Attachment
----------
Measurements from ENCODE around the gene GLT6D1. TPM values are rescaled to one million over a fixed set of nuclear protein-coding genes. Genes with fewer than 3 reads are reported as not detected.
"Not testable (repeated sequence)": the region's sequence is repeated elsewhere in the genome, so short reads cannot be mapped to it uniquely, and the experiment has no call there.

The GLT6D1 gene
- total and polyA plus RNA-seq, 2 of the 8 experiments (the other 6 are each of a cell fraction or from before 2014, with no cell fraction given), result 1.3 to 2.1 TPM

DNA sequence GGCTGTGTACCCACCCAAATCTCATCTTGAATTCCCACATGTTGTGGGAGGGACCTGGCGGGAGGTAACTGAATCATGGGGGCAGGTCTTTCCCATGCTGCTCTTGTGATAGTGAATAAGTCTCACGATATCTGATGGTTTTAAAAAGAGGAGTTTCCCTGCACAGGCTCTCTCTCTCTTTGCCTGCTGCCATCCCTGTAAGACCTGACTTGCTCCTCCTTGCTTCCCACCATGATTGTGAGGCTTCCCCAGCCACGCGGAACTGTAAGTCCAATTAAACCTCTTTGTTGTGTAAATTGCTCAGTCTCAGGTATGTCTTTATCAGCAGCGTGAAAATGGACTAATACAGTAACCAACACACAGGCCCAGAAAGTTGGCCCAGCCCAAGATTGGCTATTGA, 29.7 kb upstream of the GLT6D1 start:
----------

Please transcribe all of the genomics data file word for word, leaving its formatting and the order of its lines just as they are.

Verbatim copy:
Measurements from ENCODE around the gene GLT6D1. TPM values are rescaled to one million over a fixed set of nuclear protein-coding genes. Genes with fewer than 3 reads are reported as not detected.
"Not testable (repeated sequence)": the region's sequence is repeated elsewhere in the genome, so short reads cannot be mapped to it uniquely, and the experiment has no call there.

The GLT6D1 gene
- total and polyA plus RNA-seq, 2 of the 8 experiments (the other 6 are each of a cell fraction or from before 2014, with no cell fraction given), result 1.3 to 2.1 TPM

DNA sequence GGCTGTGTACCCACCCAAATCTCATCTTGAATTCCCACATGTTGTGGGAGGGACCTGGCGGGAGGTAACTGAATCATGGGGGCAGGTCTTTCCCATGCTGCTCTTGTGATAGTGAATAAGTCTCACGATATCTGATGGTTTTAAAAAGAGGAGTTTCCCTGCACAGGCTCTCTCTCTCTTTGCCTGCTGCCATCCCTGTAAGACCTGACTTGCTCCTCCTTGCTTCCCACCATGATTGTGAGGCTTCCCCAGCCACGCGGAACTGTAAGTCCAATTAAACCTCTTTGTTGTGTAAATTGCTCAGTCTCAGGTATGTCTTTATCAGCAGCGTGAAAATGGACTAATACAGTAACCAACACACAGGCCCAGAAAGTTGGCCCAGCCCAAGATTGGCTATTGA, 29.7 kb upstream of the GLT6D1 start: